Stage II nonseminoma germ cell tumors are also divided into "nonbulky" and "bulky." For nonbulky disease, radical inguinal orchiectomy is followed by retroperitoneal lymph node removal. About one fourth of these men will not have cancer in their lymph nodes even though their CT scan suggested they might. For the other three fourths who do have cancer in their lymph nodes, there are 2 options after surgery:
Observation. As for stage I testicular cancer, monthly visits are required with frequent testing. This is usually recommended for men who had cancer in fewer than 5 lymph nodes and whose lymph nodes were small (less than 1 inch).
Chemotherapy. For men with more cancer-involved lymph nodes or larger ones, or for those who want to avoid the intense observation period, chemotherapy is given. This usually consists of 2 courses of chemotherapy, most often with the drugs cisplatin and etoposide.
Men with bulky disease in their lymph nodes should, of course, have the testicular tumor removed surgically. For these men, the next step is not more surgery, but chemotherapy. Several regimens are used, but the most common contain etoposide, bleomycin, and cisplatin. These are given as 3 or 4 courses. Following this, a repeat CT scan is done to see if the retroperitoneal lymph nodes are still enlarged. If they are, a retroperitoneal lymph node dissection is performed. This surgery is a little more difficult for men who have had chemotherapy than for those who have not.
Finally, if the tumor markers are high after orchiectomy, chemotherapy is probably the first treatment and then surgery of the lymph nodes will be considered, depending on the results of CT and PET scans.
Stage III Germ Cell Cancers
Stage III seminomas are treated with orchiectomy followed by chemotherapy with a combination of drugs. The main regimens are the same as those used for stage II testicular cancers (usually etoposide, cisplatin, and bleomycin). This approach produces a cure in over 70% of cases.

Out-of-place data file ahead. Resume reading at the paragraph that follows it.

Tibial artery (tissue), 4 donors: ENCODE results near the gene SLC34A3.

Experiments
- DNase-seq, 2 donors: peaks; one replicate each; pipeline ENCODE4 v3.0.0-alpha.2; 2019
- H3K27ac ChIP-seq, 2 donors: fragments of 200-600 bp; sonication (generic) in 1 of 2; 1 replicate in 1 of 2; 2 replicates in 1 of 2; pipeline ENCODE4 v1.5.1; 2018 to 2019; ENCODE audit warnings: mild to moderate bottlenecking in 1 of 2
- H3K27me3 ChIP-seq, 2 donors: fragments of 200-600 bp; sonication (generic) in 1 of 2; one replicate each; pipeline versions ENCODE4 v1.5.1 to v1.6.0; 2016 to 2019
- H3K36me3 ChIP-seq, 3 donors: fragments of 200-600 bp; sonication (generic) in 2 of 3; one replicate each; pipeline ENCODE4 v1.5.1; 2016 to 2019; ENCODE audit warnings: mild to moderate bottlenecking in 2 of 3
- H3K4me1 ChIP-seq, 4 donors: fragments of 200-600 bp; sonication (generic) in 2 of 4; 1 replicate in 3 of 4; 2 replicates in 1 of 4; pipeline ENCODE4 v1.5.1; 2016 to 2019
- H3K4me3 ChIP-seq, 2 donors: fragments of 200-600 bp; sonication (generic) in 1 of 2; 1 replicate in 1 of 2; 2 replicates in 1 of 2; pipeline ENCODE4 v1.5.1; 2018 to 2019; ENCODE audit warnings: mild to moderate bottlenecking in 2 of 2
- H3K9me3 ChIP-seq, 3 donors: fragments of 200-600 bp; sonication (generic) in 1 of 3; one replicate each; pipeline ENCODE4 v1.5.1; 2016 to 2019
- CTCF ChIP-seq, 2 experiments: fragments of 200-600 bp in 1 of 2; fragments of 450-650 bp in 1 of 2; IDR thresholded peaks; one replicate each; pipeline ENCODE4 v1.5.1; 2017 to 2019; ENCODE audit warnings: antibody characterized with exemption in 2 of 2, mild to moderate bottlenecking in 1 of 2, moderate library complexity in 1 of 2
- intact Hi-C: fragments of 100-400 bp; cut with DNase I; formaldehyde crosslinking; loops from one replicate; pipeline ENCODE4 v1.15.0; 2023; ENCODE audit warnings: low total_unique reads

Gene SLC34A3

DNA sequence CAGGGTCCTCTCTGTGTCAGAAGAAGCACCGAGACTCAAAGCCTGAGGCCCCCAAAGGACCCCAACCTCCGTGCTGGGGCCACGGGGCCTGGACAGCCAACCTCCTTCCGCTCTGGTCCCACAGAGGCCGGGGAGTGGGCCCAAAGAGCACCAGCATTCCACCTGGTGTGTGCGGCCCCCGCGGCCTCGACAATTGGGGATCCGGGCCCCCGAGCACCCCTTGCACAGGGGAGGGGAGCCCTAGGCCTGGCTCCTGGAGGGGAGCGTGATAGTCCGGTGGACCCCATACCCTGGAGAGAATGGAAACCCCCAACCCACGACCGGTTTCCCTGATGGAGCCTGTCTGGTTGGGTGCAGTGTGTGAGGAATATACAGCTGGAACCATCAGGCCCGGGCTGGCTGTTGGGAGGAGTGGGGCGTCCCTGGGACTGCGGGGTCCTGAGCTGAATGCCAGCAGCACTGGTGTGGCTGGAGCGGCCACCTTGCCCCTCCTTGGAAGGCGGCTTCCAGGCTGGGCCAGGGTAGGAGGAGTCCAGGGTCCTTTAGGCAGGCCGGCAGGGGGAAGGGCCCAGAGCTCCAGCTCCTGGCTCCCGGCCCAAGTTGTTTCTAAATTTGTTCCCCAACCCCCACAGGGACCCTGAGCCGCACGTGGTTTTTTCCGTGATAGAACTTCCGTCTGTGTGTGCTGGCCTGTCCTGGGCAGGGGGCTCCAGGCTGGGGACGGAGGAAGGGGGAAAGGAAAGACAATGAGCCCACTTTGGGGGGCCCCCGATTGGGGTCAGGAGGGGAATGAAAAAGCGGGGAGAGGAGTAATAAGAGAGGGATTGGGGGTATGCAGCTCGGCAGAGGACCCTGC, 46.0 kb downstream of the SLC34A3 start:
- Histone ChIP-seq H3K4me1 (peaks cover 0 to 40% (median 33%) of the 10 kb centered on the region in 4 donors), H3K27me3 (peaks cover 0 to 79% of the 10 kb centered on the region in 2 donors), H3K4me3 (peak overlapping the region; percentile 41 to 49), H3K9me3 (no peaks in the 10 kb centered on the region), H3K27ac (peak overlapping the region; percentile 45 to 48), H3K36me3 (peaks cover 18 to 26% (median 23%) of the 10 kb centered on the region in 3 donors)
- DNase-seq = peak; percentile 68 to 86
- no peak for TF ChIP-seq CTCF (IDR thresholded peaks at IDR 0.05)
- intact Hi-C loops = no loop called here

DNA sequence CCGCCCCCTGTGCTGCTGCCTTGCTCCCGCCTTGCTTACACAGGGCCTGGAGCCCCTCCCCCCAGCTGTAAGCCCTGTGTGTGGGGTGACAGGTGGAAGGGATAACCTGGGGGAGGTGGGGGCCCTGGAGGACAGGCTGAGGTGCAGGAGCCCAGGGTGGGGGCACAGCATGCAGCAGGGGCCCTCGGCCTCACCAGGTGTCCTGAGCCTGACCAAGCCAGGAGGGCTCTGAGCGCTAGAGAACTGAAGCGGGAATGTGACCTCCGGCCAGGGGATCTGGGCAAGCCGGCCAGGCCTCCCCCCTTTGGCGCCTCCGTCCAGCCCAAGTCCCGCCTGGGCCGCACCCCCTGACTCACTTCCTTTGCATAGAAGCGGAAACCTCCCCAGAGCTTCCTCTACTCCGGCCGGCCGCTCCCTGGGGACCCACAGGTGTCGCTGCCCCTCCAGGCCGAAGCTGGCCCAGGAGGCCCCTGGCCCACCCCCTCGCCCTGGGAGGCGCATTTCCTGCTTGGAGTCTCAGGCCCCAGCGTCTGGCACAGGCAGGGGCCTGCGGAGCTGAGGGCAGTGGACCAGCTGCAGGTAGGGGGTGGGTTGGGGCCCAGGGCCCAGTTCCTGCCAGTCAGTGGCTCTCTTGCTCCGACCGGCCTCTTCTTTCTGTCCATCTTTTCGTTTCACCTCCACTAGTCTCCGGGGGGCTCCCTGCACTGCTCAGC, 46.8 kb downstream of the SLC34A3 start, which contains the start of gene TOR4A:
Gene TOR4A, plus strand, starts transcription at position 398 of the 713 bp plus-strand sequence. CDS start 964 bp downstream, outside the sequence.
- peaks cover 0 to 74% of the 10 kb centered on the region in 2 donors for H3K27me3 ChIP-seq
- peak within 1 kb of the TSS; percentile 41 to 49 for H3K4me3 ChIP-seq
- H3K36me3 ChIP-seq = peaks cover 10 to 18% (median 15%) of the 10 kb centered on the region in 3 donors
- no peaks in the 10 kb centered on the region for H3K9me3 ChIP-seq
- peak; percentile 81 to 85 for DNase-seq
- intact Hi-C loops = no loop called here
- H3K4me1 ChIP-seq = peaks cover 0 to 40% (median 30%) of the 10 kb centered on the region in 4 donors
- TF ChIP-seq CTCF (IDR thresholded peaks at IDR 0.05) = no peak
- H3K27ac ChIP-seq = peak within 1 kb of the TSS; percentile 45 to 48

Those who are not cured might consider enrolling in clinical trials of other chemotherapy agents (for more information, see Clinical Trials in this section). Patients whose cancer has metastasized to the brain usually receive chemotherapy plus radiation therapy aimed at the brain, although surgery for the brain tumor is another option.
Stage III nonseminomas usually receive the same treatment with chemotherapy and have similar survival rates as seminomas. Once chemotherapy is complete, the doctor looks for any cancer that remains. Sometimes a few tumors remain. These are most often in the lung or in the retroperitoneal lymph nodes. Removing these surgically may result in a cure.
If the tumor markers are very high then the usual chemotherapy programs may not be successful and a clinical trial of more aggressive therapy may be the best choice.
Recurrent Germ Cell Cancer
Treatment of recurrent germ cell cancer depends on the initial stage and treatment. Cancer that comes back in the retroperitoneal lymph nodes after orchiectomy alone was performed for early stage tumors can be treated by surgery if the recurrence is small. Depending on the results of the surgery, chemotherapy may be recommended.
If the recurring cancer in the retroperitoneal lymph nodes is extensive or if the cancer has returned elsewhere, then chemotherapy is recommended. This may be followed by surgery.
If a man’s cancer recurs after chemotherapy or if his treatment is no longer working, then he will be treated with different drugs, typically, ifosfamide, cisplatin, and either etoposide or vinblastine.
The treatment of recurrent disease with standard-dose chemotherapy has not been as effective as doctors would like. Therefore, many men whose disease comes back after chemotherapy receive high-dose chemotherapy followed by autologous blood stem cell transplantation. For men with recurrent disease, this may be a better option, rather than standard chemotherapy. (See Stem Cell Transplantation in this section for more information.)
In general, it is probably safest to seek a second opinion from a center of excellence, with extensive experience in the treatment of relapsed testicular cancer, before starting other treatments after chemotherapy is no longer working.
Sertoli Cell and Leydig Cell Tumors
Radical inguinal orchiectomy is usually recommended for Sertoli cell and Leydig cell tumors. Radiation therapy and chemotherapy are generally not effective in these rare types of testicle tumor. If metastasis beyond the testicle is suspected, retroperitoneal lymph nodes may be surgically removed
Adapted from: American Cancer Society, inc.